This is an Italian sort of designed or built three litre V6 diesel. Anyways thermostat sits right here where I'm kind of circling here. So this is kind of the view of the engine. You've got air intake hoses, there's the main air intake hose, turbo hoses. Looks kinda confusing, but this where my mouse is moving here, this is the upper radiator hose that we just removed from the thermostat.
This is a thermostat housing. This is where the thermostat bolts in. So very accessible, nothing much on top of it, which is a treat. So many times on cars, you have to undo 10 things just to get to a simple component. And in this case, it actually wasn't very difficult to get to.
And then finally, here's a view of the thermostat. So this is the new unit, plastic housing. Kind of typical of any modern vehicle. Comes as a complete unit. The thermostat is incorporated right into the housing. It's not a separate piece like it used to be. You know, like in the past, a lot of times the thermostat would be separate and many cars it still is. But this is the piece here.
So you replace it all. Gasket, housing, thermostat, theoretically if all goes well, nothing leaks, but of course being plastic these kind of things are prone to leakage and warpage and things like that over time.
Mark: Is this a common repair on this kind of vehicle or on any kind of vehicle?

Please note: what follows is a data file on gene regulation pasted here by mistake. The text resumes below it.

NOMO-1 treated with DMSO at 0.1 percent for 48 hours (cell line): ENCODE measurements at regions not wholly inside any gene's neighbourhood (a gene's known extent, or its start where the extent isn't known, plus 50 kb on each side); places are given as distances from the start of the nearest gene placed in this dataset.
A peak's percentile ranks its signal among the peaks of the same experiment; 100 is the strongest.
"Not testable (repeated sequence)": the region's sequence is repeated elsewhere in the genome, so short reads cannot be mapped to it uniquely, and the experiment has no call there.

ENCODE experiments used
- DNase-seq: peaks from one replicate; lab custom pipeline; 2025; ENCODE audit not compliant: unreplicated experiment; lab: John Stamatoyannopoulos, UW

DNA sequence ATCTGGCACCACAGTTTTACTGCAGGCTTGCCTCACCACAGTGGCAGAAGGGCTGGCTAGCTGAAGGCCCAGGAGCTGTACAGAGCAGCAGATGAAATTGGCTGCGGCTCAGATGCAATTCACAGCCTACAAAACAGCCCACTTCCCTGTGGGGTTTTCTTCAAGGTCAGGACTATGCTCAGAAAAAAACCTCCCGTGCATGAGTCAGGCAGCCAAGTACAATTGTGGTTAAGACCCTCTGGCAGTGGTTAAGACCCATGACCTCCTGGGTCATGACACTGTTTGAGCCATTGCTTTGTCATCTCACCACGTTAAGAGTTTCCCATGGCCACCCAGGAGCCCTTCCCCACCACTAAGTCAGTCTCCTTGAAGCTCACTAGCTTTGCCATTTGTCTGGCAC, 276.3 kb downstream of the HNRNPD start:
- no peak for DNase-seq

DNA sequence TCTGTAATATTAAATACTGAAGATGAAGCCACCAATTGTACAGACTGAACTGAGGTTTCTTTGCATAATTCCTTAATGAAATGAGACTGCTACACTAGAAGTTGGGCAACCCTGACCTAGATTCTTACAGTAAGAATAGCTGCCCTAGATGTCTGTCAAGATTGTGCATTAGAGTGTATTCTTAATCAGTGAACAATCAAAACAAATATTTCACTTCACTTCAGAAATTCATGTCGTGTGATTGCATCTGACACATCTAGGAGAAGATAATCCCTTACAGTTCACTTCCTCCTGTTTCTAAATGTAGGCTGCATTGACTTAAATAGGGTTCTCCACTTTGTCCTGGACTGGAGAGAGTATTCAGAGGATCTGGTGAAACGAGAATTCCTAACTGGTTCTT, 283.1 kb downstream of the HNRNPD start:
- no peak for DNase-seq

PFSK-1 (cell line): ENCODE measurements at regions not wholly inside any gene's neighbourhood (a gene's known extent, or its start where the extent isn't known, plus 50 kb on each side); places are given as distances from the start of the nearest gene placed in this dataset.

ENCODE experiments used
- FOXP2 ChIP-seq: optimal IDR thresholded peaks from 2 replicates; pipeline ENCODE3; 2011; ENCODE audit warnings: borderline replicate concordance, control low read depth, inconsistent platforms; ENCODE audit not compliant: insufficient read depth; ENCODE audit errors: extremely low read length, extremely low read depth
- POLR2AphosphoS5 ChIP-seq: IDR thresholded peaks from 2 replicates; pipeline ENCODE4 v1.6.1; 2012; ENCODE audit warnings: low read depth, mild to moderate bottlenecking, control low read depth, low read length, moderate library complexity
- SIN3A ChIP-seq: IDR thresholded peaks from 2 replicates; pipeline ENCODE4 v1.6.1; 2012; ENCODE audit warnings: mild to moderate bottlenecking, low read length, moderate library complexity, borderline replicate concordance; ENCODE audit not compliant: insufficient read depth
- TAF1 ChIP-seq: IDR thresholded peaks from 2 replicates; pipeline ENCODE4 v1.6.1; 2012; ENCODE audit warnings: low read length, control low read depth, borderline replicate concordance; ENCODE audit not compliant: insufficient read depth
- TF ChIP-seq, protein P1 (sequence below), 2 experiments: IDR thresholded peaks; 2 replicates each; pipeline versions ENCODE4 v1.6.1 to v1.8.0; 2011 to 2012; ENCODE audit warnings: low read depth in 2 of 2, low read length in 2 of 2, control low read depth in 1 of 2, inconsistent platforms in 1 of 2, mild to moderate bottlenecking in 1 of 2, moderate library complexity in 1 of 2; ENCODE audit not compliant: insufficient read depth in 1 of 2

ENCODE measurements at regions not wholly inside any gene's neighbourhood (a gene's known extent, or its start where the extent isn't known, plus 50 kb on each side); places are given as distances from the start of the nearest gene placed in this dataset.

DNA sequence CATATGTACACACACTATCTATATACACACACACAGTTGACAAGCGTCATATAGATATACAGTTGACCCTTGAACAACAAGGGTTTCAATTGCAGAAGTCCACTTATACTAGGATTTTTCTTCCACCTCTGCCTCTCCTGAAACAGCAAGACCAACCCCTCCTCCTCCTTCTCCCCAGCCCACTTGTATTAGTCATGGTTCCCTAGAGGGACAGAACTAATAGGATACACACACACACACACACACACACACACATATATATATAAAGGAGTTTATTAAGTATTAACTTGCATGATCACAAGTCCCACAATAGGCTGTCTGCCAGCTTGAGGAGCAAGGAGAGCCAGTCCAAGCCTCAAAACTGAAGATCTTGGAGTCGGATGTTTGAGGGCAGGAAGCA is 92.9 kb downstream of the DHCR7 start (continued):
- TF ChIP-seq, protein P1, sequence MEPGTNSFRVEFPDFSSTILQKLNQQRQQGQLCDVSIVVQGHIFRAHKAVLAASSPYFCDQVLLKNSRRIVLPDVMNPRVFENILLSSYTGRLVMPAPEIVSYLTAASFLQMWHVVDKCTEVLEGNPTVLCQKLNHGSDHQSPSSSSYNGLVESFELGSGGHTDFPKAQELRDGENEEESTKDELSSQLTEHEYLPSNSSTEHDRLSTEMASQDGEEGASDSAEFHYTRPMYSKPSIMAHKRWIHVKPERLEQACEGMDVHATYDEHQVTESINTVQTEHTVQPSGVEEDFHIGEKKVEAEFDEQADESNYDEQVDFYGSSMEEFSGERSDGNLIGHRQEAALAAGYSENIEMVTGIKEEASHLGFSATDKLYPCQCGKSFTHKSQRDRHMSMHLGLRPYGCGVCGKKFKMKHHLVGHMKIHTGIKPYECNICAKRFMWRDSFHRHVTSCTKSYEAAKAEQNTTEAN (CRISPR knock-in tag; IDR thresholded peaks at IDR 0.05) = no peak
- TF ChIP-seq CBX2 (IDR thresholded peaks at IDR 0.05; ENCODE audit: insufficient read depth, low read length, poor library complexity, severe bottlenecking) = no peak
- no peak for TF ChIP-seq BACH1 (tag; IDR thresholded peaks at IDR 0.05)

Bernie: It's a pretty common repair on a lot of vehicles. I was thinking like Mazda 3s, Mercedes, those are some of the cars we do a lot of repairs for this particular trouble code. I can't say for sure in these Jeeps, we don't see too many of them. They're not really common with these diesels, but it is the same engine that's used in Dodge trucks as well. The Ecodiesel, as they call them. Nice little friendly word. Yeah. There's like the Ecodiesel and then GM has their Ecotech engines. And Honda, I like Honda's the best, the Earth Dreams, it's like a plate on top of the engine. I'm going, what the heck does that mean?
But anyways, yeah, this is the three litre Ecodiesel. So we haven't seen too many of them do that, but I would expect that it, you know, it'll happen from time to time.
You mentioned the three litre diesel. How different is this than the Mercedes version in the mid 2000 Jeeps?
Well, I haven't really dissected and torn these apart, but I'd say a lot of the issues of the Mercedes, like engine oil cooler leaks are not something you see on this particular vehicle because the engine is designed differently. And I try to do a little research before doing this podcast just to try to get a sense of how the engine's kind of put together.